Copper, the third most abundant trace mineral in your body after iron and zinc, is stored primarily in the liver and is present in every tissue in your body. The RDA for copper is 900 micrograms per day. So, what does copper do in your body?
- Copper helps utilize iron. Copper is carried to tissues where needed by ceruloplasmin, a copper-containing transport protein in the blood that also plays a role in iron metabolism. Ceruloplasmin oxidizes iron so that the iron can be carried by its transport protein, transferrin, to tissues where iron is needed.
- Copper helps protect against damage caused by free radicals. Superoxide radicals damage cell membranes and the copper-dependent enzyme superoxide dismutase (SOD), a powerful antioxidant, accelerates removal of superoxide radicals from the body to reduce damage to cell membranes.
- Copper keeps your bones and connective tissues healthy. Lysyl oxidase (LOX) is a copper-dependent amine oxidase that is critical in the formation and crosslinking of elastin and collagen, which creates strong and flexible connective tissue. LOX also plays a role in bone formation.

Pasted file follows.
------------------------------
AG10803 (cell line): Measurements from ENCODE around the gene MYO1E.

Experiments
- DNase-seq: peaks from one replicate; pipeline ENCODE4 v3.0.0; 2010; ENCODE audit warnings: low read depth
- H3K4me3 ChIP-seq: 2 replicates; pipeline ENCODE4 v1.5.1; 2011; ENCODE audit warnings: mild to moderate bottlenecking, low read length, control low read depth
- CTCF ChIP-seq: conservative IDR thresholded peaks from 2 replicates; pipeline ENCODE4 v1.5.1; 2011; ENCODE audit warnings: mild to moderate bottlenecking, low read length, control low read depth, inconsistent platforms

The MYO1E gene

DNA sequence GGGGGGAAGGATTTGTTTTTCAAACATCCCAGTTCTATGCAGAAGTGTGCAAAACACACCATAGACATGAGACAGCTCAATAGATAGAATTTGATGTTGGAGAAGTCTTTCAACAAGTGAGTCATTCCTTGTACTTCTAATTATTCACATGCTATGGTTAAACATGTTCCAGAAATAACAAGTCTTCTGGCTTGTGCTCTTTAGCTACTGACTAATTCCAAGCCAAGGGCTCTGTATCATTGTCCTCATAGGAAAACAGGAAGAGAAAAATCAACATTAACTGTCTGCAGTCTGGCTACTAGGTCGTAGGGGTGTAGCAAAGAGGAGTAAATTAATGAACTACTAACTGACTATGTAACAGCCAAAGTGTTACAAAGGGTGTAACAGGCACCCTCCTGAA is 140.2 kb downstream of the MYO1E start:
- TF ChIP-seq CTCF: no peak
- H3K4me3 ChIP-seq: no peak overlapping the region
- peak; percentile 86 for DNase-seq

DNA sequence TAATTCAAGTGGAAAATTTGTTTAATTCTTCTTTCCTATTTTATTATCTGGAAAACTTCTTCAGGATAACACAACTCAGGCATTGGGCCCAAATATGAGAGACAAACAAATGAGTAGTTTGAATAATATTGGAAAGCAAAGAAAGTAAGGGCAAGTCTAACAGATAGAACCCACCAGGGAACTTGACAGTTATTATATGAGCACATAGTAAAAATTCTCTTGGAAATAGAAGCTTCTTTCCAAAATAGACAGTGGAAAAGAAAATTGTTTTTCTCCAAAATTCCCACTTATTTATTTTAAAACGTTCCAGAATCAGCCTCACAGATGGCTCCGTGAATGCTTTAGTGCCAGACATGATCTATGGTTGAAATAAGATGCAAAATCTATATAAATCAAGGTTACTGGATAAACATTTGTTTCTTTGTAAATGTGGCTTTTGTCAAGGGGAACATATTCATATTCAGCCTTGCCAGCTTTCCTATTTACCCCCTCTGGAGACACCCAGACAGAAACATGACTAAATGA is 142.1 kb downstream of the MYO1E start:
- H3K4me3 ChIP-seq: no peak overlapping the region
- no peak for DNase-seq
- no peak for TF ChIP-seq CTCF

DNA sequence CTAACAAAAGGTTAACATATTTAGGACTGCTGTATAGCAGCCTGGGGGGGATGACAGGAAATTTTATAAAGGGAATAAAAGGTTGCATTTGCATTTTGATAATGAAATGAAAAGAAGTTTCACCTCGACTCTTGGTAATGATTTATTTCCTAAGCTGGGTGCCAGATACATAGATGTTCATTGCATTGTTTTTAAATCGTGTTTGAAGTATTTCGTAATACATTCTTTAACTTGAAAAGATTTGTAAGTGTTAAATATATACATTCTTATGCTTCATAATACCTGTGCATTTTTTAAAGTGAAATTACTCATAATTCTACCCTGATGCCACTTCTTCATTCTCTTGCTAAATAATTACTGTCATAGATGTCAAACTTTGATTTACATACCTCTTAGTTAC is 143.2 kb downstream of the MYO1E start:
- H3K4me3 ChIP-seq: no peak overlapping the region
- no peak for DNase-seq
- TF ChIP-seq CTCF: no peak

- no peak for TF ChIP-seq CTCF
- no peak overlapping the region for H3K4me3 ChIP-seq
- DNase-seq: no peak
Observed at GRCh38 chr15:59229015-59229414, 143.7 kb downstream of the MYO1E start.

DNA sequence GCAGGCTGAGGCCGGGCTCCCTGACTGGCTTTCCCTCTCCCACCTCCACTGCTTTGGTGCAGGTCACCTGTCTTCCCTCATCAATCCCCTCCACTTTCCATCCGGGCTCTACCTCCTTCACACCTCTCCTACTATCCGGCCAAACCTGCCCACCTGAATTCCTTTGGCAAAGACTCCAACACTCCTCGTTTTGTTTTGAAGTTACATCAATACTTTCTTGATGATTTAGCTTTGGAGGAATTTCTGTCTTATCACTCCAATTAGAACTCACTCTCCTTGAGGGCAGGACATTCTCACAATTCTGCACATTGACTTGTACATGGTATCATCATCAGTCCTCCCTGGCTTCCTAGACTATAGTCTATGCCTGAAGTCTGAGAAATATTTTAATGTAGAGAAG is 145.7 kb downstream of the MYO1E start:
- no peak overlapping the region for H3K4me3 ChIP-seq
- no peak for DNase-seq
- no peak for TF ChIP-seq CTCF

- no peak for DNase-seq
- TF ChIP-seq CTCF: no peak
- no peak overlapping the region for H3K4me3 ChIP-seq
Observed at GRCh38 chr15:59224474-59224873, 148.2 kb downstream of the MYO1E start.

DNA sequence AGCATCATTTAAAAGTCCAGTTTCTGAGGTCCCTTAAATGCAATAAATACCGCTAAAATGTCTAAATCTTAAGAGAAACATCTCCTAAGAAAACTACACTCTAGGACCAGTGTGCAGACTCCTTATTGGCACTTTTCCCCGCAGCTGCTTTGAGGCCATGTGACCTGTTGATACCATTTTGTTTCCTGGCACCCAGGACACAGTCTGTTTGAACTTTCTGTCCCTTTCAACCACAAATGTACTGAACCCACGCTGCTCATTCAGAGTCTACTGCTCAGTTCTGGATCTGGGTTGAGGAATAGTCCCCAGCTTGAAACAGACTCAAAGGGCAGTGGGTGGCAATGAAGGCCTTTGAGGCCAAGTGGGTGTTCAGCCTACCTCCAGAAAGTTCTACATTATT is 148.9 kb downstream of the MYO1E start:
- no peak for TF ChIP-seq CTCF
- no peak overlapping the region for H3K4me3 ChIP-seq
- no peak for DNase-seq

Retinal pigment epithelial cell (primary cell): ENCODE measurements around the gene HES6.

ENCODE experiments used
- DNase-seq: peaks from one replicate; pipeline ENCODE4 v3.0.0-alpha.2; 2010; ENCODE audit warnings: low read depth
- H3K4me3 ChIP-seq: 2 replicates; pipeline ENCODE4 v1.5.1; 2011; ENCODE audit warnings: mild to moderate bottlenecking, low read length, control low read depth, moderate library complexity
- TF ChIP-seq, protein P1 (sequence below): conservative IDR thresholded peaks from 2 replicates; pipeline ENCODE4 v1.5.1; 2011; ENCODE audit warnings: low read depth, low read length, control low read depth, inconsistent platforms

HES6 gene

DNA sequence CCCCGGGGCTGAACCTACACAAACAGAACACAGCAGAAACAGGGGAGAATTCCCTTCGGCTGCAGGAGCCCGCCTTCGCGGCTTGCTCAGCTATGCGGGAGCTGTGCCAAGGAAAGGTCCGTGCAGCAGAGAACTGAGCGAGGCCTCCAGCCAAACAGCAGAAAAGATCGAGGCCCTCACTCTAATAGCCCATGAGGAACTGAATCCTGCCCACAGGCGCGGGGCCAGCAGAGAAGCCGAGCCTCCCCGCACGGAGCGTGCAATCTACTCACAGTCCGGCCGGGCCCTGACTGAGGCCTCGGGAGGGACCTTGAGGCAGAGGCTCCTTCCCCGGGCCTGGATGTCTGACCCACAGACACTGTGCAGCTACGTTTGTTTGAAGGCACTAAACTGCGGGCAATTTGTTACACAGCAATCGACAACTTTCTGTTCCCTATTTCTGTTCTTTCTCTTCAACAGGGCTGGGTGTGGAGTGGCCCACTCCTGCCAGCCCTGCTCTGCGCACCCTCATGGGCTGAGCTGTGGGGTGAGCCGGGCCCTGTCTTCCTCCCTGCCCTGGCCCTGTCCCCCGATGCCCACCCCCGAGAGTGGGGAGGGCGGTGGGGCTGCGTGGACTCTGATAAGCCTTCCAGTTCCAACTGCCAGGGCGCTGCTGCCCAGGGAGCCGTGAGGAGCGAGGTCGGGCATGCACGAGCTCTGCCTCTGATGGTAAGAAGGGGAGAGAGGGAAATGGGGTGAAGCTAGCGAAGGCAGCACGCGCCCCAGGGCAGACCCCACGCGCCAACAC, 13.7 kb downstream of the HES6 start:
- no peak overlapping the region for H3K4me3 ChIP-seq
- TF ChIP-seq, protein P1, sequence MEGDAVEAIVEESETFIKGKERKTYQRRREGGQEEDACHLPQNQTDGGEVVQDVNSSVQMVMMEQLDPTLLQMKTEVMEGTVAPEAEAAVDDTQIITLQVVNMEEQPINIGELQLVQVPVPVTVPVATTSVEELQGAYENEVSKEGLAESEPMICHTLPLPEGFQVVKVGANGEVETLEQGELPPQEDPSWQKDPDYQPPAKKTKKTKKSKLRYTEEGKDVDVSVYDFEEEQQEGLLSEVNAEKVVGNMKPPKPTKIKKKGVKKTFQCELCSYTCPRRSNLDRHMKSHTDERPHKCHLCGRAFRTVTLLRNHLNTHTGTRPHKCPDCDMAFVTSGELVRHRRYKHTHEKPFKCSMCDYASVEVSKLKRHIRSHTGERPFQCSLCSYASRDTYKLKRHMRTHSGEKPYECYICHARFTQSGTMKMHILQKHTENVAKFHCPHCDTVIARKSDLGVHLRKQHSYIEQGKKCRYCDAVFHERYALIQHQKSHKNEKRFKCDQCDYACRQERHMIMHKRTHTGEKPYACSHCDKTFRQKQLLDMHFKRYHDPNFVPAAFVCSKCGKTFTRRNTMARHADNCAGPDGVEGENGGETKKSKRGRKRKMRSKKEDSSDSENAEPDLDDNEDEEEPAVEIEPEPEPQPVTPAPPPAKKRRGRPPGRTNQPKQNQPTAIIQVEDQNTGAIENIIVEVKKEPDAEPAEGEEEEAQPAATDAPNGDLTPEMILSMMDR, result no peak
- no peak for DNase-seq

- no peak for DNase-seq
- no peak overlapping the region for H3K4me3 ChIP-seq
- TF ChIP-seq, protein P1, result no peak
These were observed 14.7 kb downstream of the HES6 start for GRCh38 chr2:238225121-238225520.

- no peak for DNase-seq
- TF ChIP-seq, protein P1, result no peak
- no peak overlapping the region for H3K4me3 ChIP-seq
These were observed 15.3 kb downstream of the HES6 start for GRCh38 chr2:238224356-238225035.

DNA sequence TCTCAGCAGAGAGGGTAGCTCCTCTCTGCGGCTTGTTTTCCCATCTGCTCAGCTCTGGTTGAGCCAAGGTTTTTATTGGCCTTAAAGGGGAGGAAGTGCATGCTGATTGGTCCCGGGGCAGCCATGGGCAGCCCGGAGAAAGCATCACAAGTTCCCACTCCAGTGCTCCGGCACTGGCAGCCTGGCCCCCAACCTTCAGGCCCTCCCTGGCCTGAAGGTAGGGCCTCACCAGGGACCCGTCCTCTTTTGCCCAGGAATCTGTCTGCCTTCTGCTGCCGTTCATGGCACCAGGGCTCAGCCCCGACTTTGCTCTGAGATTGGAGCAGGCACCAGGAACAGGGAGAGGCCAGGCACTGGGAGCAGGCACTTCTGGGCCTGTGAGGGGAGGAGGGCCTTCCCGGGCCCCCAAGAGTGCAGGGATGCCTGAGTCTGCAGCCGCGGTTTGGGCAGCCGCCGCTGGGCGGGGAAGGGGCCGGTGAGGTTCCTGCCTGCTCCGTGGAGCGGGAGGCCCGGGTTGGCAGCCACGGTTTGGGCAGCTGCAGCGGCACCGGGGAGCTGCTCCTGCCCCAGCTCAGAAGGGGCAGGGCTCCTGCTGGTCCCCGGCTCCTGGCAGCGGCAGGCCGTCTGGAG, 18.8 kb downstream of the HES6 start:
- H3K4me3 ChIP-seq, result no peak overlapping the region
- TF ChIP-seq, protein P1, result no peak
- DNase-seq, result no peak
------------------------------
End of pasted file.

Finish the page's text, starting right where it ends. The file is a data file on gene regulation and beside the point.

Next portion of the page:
- Copper plays an important role in metabolism. Copper is incorporated into several proteins and metalloenzymes that perform essential metabolic functions.
- Copper helps your body produce the pigment melanin. Tyrosinase is a copper-containing enzyme that catalyzes the production of melanin and other pigments. Melanin is the pigment that gives rise to the color of your hair and skin.